Thrive by IU Health

February 16, 2022

LifeLine crewmember found his calling

LifeLine crewmember found his calling

He thought his life walk would involve the priesthood; instead, Jesus Hollins is serving others as an EMT.

By IU Health Senior Journalist, T.J. Banes,

He was raised in the Roman Catholic faith and his mother encouraged him to help others. Jesus Hollins thought those two influences were leading him into the priesthood.

“I really felt God was calling me to help people. Later I realized maybe the priesthood wasn’t what he was telling me to do. I think it was more a nudge toward working in the medical field,” said Hollins, 24.

Born in Texas, Hollins moved to Indiana at the age of four. He went on to graduate with Pike High School’s class of 2017, and was raised the middle child of Juan and Esmeralda Rubio. He said it was the death of his beloved grandfather that changed the course of his vocation.

“I was about four days away from taking the psychological test for the priesthood when my grandfather passed. He was the glue that held my family together. He would go up to homeless people and take his shirt off his back and give to them. If he had money, he’d give them money,” said Hollins. “Growing up I learned that I could make someone smile just by talking to them.”

At the time he was already accepted at Marian University intending to study theology. His grief led him to postpone testing for the priesthood.

“I switched to nursing but then dropped out after a year because it was too expensive for my family,” he said. That decision took him on a path to where he is today. He worked while taking courses toward becoming an EMT. In November 2020, he was hired at IU Health LifeLine.

Hollins joins a team that includes professionals experienced in adult and pediatric critical care, and life support. LifeLine provides high quality comprehensive ground and helicopter transportation for various emergencies, life-threatening trauma, and patient moves between facilities and home. The IU Health provider currently has openings for paramedics and EMTs.

Hollins heard about the EMT opening from a friend and jumped at the opportunity to practice his skills.

“I tell people that 20 percent of our job is medical – taking blood pressure, checking the pulse, and making sure the patient is comfortable – and 80 percent is talking to the patient and showing you care,” said Hollins. That’s where he practices his gift of compassion.

Hollins’ shift has him working three days a week, 12-hour days transporting patients to and from home, hospitals, assisted living, and rehabilitation facilities. He travels around the state and has transported as far away as Kentucky, Michigan, Ohio, and Illinois. Most of his patients are between the ages of 40 and 60 and have been separated from family members due to the pandemic.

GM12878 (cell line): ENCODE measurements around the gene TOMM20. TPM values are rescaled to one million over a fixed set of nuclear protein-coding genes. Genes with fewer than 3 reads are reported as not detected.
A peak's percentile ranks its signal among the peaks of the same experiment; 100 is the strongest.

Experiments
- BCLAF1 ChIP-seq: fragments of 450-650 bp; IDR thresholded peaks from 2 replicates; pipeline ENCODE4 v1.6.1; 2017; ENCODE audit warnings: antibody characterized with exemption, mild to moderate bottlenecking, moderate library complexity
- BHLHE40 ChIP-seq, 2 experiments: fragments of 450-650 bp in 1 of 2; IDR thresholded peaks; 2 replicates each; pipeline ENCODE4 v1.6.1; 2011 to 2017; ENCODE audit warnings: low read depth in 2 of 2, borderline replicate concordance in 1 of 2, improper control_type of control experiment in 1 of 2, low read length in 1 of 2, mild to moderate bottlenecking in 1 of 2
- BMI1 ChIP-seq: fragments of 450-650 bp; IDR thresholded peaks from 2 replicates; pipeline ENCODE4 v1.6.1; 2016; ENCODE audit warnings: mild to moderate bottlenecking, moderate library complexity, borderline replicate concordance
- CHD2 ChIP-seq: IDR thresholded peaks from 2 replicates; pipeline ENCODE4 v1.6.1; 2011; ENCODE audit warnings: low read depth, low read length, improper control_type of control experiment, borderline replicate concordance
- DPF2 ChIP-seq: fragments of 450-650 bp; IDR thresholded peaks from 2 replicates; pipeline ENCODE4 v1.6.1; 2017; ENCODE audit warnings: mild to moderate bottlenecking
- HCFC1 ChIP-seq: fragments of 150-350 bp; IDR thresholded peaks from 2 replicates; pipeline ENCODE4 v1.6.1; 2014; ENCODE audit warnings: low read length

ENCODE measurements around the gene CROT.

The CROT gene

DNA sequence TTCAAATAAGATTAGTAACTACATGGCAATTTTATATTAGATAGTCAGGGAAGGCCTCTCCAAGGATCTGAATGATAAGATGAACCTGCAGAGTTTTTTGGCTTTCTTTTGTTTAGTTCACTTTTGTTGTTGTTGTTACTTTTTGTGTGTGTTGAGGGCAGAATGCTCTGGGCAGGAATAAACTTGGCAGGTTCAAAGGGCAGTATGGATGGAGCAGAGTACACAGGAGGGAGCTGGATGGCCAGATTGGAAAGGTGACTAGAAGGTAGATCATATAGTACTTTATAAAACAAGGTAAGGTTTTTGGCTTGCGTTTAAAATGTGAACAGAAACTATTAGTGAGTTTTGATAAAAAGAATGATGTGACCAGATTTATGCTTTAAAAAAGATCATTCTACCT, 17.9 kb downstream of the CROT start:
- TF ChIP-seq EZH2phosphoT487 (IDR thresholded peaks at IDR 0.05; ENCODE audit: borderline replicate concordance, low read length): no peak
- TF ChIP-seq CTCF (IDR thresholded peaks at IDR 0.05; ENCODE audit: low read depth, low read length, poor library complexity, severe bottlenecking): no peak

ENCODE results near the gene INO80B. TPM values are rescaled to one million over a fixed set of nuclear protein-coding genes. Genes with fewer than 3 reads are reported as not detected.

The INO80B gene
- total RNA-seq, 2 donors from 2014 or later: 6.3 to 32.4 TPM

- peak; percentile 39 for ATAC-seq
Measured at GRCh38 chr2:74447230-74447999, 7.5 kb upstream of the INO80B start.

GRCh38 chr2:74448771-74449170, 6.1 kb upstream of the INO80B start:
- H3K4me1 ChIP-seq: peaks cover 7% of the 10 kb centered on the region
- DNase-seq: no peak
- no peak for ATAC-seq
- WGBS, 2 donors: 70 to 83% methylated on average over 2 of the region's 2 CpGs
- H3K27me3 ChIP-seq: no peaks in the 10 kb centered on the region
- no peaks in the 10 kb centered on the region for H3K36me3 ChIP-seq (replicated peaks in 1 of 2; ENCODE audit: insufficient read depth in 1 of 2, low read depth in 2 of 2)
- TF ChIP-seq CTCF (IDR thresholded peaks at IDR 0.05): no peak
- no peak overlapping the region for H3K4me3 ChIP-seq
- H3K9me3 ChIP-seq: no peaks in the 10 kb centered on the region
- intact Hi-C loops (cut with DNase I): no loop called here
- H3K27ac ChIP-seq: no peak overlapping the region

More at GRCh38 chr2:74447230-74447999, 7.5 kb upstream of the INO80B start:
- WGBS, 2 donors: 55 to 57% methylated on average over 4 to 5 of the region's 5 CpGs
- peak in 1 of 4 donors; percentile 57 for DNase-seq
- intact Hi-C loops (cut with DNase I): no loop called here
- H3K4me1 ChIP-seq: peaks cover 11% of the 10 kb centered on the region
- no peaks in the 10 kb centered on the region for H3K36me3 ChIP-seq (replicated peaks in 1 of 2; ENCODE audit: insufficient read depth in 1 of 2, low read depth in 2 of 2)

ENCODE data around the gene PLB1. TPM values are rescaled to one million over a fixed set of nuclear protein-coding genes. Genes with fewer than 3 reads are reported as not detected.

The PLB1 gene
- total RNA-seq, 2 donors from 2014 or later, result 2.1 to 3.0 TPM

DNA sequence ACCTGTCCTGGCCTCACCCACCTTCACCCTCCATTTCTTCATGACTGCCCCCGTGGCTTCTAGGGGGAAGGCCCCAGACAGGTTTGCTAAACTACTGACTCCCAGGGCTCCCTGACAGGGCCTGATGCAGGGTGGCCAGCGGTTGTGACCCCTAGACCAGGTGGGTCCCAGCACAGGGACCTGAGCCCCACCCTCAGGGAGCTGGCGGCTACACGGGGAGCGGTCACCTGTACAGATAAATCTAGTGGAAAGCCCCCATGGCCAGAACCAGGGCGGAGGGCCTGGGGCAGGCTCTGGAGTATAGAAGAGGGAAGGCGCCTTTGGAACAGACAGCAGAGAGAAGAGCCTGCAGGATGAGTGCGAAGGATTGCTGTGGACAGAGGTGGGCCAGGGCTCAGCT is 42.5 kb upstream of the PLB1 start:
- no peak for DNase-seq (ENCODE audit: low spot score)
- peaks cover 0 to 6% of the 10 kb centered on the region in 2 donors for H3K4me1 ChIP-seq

“A lot of people just want to talk about their lives. Sometimes they’ve been in the hospital for weeks and months and have had limited human interaction. The main thing for me is treating them like a human being – the way I’d want my grandfather treated,” said Hollins.

“Jesus is an amazingly positive person that always comes to work with a goal to do his best,” said LifeLine supervisor, Matt Wright. “He’s often early getting to work so he can get his equipment checked and ambulance cleaned. And sometimes just to socialize or study for school. Other team members will specifically ask to be partnered with Jesus because they appreciate the positive energy he puts out in the world.”

Hollins relates two special incidents that he said affirmed his role with EMS.

One involved a patient that he was transporting from Indiana to Kentucky. Nurses had told him the patient was anxious and agitated.

“My first impression was that he didn’t want anyone to talk to him but it was a long ride and little by little he began to open up. As he started unraveling his life, I realized he really just needed someone to listen,” said Hollins.

Another time, Hollins and his partner were returning to Indianapolis after transporting a patient to Muncie. They came up on a vehicle accident and radioed in to notify headquarters that they were the first responders.

“We turned on our sirens and lights and as we walked up we saw little girl with a deep laceration on her forehead. My partner took her to ambulance and I got supplies to assist. She was talking and conscious but nervous,” said Hollins. They transported her IU Health Ball Memorial Hospital.

“You never know where you’re going to end up,” said Hollins. “I think that for me, serving others as an EMT is exactly where I am supposed to be.”